- 💵 Send cash promptly: Cash is most useful where markets are functioning, so should we delay sending payments until floods recede if it means more shops will be reopened? In our interviews, residents explained the nearby Lokoja and Koton-Karfe markets functioned throughout flooding and could be reached in 10 minutes by boat. We decided not to design in a delay and found the nearby markets were, in fact, open during peak flooding.
❌ We didn’t send payments before severe floods
In Mozambique, we attempted to pay people days ahead of severe floods based on data from Google Research’s Flood Forecasting Initiative, using a model validated on the only available data source: 50 years of government river level measurements. During Cyclone Freddy’s second landfall, our forecasts predicted river levels would rise to dangerous levels in the region, so we sent anticipatory $225 transfers to 4,183 people across 11 villages, aiming to help families prepare.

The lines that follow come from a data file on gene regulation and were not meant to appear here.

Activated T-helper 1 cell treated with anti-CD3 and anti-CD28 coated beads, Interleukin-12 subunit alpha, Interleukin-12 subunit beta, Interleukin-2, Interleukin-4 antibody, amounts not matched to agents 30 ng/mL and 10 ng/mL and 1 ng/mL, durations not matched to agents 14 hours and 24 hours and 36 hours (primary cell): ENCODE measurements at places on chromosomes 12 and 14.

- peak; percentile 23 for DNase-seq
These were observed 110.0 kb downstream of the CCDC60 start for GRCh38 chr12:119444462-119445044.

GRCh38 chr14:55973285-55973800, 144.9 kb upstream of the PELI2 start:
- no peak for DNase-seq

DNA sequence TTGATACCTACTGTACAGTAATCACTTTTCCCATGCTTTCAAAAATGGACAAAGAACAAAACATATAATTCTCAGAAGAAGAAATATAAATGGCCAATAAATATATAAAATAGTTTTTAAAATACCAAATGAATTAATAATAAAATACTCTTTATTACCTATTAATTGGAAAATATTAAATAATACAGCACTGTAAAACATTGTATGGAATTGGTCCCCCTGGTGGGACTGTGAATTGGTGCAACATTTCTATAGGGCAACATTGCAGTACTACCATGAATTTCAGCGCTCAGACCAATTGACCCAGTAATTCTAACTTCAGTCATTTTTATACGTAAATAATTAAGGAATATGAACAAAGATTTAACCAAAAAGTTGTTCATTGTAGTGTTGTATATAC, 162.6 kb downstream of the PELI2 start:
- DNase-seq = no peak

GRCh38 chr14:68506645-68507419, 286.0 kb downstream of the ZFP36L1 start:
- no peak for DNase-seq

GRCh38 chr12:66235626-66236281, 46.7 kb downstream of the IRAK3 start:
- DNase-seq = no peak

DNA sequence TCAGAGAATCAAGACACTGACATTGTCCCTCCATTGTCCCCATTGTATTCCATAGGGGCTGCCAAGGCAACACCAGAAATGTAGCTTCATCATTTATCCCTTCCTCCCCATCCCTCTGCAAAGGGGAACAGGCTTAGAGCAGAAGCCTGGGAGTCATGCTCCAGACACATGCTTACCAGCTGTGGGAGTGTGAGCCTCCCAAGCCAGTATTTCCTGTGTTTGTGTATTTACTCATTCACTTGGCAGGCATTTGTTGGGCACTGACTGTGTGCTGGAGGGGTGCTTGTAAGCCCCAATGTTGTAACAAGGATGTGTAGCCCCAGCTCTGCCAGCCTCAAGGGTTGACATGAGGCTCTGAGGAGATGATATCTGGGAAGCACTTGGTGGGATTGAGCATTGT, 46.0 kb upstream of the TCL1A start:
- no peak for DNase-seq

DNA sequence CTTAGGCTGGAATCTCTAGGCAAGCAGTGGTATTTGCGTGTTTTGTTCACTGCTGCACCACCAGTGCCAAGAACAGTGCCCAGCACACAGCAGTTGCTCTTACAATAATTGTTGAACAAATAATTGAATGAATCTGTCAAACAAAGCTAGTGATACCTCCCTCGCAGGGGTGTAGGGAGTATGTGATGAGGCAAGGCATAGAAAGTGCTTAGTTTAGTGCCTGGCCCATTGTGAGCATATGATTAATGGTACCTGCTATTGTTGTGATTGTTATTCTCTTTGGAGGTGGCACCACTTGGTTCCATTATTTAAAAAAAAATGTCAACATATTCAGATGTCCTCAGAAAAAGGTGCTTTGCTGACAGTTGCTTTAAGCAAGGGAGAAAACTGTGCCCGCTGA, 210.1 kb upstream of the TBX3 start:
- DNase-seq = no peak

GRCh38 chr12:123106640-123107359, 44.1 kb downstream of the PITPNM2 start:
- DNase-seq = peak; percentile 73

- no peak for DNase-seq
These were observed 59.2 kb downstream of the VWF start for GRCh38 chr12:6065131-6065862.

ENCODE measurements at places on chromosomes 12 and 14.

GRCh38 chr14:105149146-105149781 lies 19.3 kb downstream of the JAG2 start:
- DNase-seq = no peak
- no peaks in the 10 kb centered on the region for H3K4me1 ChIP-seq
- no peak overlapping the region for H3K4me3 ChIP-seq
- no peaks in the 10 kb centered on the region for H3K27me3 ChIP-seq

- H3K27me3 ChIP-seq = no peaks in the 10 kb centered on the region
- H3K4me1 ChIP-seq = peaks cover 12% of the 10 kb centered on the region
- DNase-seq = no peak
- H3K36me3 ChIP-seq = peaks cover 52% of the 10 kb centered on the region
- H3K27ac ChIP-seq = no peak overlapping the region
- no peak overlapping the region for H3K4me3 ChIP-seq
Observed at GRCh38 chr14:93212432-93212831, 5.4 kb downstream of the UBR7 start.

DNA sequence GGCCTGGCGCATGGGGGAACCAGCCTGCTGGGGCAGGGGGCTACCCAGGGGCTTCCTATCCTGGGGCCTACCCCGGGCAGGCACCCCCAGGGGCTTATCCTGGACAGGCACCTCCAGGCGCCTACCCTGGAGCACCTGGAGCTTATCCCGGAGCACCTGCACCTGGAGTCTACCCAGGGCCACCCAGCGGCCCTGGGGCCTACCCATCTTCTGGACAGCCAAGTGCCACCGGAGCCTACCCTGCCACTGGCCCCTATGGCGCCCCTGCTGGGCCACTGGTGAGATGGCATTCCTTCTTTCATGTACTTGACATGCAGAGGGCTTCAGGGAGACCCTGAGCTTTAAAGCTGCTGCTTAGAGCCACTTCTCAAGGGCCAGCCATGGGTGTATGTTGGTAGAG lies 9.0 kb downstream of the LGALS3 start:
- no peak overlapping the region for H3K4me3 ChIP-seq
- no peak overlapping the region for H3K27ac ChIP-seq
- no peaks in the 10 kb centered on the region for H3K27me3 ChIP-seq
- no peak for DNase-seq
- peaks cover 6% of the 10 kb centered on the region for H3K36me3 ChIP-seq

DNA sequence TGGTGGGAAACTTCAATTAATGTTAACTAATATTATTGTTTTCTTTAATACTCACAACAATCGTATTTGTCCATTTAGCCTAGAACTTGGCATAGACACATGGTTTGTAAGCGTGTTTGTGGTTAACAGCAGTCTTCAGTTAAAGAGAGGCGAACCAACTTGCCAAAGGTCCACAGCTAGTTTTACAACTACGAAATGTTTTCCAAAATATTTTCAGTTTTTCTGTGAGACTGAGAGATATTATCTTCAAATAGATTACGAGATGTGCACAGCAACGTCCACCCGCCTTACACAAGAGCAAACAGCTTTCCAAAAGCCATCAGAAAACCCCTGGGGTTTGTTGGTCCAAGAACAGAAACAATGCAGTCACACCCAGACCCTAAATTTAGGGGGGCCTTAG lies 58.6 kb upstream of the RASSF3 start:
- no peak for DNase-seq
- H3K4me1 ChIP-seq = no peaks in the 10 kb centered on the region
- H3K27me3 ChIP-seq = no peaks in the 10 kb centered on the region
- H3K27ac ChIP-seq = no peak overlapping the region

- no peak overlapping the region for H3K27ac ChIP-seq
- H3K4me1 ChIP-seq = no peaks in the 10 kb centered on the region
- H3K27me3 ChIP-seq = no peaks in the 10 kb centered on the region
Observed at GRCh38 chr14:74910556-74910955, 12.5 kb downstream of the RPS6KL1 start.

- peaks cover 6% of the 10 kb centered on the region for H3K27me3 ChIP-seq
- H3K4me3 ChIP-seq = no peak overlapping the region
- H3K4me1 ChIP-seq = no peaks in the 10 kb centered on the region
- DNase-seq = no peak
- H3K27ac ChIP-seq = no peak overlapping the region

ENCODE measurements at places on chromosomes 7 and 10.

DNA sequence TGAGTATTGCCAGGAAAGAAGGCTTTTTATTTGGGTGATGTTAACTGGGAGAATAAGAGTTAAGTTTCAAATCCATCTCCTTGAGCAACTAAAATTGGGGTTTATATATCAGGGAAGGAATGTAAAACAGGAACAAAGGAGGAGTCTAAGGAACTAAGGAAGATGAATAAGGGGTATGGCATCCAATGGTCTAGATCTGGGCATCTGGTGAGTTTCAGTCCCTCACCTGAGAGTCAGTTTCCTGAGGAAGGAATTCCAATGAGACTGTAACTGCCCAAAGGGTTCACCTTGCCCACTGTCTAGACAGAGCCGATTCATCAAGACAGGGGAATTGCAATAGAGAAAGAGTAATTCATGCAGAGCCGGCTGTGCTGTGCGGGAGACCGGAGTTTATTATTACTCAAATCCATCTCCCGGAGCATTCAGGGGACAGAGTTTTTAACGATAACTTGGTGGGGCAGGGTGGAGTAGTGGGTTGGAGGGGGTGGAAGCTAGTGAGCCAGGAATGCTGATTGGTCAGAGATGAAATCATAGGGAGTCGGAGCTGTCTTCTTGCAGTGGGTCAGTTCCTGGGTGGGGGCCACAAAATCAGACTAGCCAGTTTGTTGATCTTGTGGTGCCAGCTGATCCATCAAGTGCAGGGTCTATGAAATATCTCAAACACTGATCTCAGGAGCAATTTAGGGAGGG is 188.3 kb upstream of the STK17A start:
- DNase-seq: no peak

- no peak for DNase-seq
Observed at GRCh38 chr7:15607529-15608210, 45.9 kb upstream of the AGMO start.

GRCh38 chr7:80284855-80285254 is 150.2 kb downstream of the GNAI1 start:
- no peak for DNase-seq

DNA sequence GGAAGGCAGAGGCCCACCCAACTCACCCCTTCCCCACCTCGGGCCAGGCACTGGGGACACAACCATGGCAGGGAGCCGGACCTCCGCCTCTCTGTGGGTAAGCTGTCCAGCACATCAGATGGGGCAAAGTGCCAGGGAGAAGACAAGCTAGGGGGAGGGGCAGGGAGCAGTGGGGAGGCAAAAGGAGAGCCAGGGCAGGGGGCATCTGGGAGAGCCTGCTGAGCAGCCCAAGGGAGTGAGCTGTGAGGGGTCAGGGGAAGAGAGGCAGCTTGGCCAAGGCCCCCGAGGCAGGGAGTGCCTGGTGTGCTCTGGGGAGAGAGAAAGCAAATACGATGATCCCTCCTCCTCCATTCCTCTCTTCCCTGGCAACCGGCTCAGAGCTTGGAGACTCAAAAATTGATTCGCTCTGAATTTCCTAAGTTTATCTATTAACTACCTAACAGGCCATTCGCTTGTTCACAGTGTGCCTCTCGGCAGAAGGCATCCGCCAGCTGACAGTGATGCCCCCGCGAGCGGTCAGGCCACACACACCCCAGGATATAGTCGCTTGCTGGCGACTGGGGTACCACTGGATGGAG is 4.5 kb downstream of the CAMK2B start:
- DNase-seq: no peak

Ultimately, severe floods never came in the villages we paid, though some un-enrolled villages in nearby areas were flooded as Cyclone Freddy was the most significant of the season. Though we couldn’t respond in villages hit the hardest, we still paid people who are consistently vulnerable to climate disasters: 90% of people who received this payment had survived a significant flood in the prior year.